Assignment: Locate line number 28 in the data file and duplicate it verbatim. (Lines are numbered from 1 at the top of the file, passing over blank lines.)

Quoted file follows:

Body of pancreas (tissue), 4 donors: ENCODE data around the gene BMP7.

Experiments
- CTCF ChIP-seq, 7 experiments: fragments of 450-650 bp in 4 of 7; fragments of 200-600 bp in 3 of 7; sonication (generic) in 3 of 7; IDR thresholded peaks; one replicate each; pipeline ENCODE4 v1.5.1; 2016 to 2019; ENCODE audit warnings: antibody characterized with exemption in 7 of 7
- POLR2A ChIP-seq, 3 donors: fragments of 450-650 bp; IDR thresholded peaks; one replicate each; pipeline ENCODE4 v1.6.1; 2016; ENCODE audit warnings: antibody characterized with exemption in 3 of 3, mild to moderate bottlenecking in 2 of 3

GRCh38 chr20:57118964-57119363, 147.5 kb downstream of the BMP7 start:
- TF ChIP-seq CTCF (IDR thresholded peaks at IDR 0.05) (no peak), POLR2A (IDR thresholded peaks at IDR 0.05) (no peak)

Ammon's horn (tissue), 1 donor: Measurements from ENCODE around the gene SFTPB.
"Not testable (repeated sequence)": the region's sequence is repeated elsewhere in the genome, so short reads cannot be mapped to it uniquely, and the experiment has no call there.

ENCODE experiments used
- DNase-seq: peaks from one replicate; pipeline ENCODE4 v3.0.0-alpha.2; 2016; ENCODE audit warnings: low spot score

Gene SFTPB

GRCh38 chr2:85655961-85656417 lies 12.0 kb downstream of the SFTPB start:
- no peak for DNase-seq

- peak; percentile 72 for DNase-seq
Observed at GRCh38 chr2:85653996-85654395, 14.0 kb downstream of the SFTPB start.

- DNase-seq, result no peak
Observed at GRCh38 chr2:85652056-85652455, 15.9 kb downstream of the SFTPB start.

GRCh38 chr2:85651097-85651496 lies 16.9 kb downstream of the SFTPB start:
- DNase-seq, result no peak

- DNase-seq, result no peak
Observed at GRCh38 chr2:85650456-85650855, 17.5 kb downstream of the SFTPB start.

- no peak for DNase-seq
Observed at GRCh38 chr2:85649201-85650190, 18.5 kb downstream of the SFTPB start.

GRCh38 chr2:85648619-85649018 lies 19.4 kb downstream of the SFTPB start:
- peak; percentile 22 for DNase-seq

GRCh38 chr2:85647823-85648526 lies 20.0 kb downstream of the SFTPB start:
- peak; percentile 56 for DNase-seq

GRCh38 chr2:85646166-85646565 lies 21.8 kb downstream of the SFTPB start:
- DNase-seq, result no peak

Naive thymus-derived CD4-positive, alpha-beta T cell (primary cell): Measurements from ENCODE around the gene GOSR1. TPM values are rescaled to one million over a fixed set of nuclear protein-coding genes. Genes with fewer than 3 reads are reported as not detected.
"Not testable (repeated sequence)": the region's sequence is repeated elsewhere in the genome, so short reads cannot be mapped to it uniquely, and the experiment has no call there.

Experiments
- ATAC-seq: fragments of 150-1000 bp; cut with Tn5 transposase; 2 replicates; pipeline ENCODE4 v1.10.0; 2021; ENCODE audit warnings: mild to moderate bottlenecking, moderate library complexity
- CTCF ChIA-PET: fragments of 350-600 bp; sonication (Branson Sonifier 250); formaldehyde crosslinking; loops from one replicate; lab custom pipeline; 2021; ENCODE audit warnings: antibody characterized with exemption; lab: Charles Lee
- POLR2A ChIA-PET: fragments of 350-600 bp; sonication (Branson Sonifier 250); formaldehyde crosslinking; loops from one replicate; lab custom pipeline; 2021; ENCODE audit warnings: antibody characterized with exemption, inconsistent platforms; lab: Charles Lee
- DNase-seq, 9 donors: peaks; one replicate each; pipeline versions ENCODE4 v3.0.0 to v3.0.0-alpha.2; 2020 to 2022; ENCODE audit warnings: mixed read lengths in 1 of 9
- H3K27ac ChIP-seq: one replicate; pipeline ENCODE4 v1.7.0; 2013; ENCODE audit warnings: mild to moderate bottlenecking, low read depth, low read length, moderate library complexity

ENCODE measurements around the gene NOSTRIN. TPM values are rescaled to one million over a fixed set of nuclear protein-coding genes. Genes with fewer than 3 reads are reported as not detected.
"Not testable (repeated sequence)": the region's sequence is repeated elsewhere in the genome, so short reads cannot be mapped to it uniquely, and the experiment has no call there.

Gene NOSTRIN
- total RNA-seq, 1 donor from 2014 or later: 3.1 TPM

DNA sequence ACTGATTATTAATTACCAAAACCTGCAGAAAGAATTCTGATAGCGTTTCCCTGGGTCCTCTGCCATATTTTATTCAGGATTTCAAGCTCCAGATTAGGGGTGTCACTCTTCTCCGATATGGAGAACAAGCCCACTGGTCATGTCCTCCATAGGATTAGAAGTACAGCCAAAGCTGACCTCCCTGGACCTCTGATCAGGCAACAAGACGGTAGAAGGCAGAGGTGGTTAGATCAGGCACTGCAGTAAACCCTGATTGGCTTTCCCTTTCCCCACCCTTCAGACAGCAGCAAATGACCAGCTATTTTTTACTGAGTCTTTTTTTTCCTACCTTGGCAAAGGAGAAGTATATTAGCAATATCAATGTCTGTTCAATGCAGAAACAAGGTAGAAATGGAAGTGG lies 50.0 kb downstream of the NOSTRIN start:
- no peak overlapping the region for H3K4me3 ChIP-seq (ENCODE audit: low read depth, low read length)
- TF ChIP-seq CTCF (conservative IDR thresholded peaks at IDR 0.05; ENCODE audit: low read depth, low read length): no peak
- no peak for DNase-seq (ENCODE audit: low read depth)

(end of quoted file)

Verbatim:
GRCh38 chr2:85646166-85646565 lies 21.8 kb downstream of the SFTPB start: